Oregon holds tremendous promise for world-class New World Pinot Noir. The Willamette, Rogue, and Umpqua valleys are situated on the same latitude as the great vineyards of Burgundy, and the growing conditions are similar, too. Several major Burgundy houses have come over to invest in Oregon vineyards and winery operations. But despite the industry’s expansion to almost 200 wineries, the results haven’t always been impressive. Variable growing conditions and the difficult learning curve with Pinot has led to uneven quality. But at their best, Oregon Pinots combine the delightful fruit qualities of California wines with Burgundian structure and complexity. The best is yet to come.

There’s good Pinot “Down Under”

Though noted for crisp Sauvignon Blanc, New Zealand also produces outstanding Pinot Noir. Wines from Central Otago and the Marlborough region on the South Island offer sassy red berry fruit with herbal notes and exotic spice flavors. And Pinot Noir from Australia’s cooler regions—the Clare, Eden, and Yarra valleys—combine complexity with an easy-drinking style; they’re excellent food partners.

Great with all meats—and yes, fish

Pinot Noir goes well with red meat, all poultry, and veal. But don’t stop there. I’m a big fan of pairing Pinot with fish. Pan-seared or grilled salmon, tuna, and swordfish are delicious with light- to medium-bodied Pinots. And though Pinot is a versatile crowd pleaser, I’ve found that the better the Pinot Noir, the simpler the food needs to be.  

Pinot Noir is all about finesse and elegance; warmer temperatures will only emphasize the alcohol in the wine and any delicacy will be overshadowed. Serve Pinot at 65°F, which is a bit cooler than most red wines. If your bottle is too warm, just refrigerate it for 15 to 20 minutes. Young Pinot Noir does best simply opened and poured into the glass, but older wines might need decanting. Once ten years or older, Pinot throws off a very fine, delicate sediment that can easily be disturbed and blended back into the wine, making the texture unpleasantly gritty.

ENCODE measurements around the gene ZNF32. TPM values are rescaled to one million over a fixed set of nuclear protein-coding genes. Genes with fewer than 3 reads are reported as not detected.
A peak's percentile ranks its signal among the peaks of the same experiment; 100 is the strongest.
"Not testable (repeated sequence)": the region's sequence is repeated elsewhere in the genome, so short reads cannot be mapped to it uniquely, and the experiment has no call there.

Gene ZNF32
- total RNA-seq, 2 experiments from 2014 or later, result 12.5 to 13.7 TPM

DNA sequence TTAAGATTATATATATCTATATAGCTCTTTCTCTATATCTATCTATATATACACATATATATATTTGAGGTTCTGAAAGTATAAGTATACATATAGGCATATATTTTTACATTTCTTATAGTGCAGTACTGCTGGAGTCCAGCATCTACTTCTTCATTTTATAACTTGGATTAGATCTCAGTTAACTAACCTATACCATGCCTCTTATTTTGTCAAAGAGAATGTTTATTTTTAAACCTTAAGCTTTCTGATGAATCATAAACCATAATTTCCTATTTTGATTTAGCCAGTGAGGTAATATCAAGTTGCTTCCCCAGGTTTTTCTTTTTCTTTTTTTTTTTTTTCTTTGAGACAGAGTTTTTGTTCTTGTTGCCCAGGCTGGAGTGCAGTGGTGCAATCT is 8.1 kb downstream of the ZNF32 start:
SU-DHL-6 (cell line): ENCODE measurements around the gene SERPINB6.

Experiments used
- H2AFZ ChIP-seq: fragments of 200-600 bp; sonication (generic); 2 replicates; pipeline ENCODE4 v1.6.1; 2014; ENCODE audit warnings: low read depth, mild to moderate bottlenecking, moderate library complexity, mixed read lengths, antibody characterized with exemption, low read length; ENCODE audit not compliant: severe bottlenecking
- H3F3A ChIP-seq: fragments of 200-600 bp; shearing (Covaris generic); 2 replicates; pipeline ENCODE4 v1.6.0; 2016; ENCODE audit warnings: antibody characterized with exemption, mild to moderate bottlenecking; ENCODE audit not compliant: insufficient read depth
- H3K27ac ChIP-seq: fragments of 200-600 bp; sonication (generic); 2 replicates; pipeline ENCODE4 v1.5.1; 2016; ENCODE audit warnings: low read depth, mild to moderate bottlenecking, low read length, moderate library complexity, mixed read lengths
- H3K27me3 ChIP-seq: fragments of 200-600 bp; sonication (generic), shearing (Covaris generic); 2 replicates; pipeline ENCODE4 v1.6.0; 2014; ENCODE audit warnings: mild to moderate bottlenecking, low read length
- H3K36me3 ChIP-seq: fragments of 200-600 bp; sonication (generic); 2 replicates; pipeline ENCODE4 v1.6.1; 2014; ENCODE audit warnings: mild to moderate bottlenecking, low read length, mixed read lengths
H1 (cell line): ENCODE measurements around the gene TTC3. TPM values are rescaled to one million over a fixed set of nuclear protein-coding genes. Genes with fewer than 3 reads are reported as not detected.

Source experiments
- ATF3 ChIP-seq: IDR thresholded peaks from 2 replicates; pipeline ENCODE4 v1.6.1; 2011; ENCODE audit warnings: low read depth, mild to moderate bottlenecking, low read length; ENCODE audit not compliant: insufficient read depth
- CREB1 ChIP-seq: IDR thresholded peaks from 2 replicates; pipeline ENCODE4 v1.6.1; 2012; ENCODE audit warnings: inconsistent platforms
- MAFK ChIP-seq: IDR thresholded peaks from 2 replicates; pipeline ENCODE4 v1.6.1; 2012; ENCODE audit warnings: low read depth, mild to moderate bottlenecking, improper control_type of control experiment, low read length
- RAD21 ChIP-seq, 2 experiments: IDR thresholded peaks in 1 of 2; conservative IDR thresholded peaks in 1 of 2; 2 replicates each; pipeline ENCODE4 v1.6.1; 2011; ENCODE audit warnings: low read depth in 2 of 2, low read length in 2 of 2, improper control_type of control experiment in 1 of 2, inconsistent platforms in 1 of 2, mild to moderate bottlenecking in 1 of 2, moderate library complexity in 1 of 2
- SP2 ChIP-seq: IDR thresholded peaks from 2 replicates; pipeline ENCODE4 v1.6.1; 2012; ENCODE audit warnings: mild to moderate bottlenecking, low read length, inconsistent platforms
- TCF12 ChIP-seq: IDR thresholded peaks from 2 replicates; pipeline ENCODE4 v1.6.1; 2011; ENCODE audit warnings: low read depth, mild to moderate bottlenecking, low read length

The right glass for Pinot makes a huge difference—much more so than with other wines. A glass with a bowl-type shape is best for highlighting all those delicate aromas and flavors; go for plain crystal if you can. Riedel’s Vinum Pinot Noir/Burgundy glass is perfectly designed for the task and reasonably priced. Spiegelau makes a good glass, too.

Sources for Pinot Noir and wineglasses

You can order Pinot Noir and other good wines from Geerlings & Wade or The Wine Messenger. For Siegelau and Riedel Pinot Noir or Burgundy glasses, try Marjorie Lumm’s Wine Glasses or California Wines.

Pinot Noirs for your Thanksgiving table

Thanksgiving dinner is a great occasion for good Pinot Noir, whose bright fruit and soft tannins play well with the turkey, trimmings, and side dishes. Here are some delicious bottles—bargains, splurges, and in between.

Less expensive
• Rosemount Estate Pinot Noir, Australia
• Henry Estate Pinot Noir, Oregon,
• Jekel Pinot Noir, Monterey, California
• Joseph Drouhin La Forêt, France
• Beringer Pinot Noir, North Coast, California
• Van Duzer Willamette Valley Pinot Noir, Oregon
• David Bruce Central Coast Pinot Noir, California
• Tria Pinot Noir, Carneros, California
• Huia Vineyards Pinot Noir, Marlborough, New Zealand
• Isabel Estate Pinot-Noir, Marlborough, New Zealand

More costly
• Michel Colin Chassagne-Montrachet Rouge Vielles Vignes, France
• Marimar Torres Pinot Noir, Don Miguel Vineyard, Russian River Valley, California
• Willakenzie Estate Pinot Noir, Pierre Leon, Willamette Valley, Oregon
• Shea Wine Cellars Estate Pinot Noir, Willamette Valley, Oregon
• Robert Chevillon Nuits-St.-Georges 1er Cru Les-Roncières, France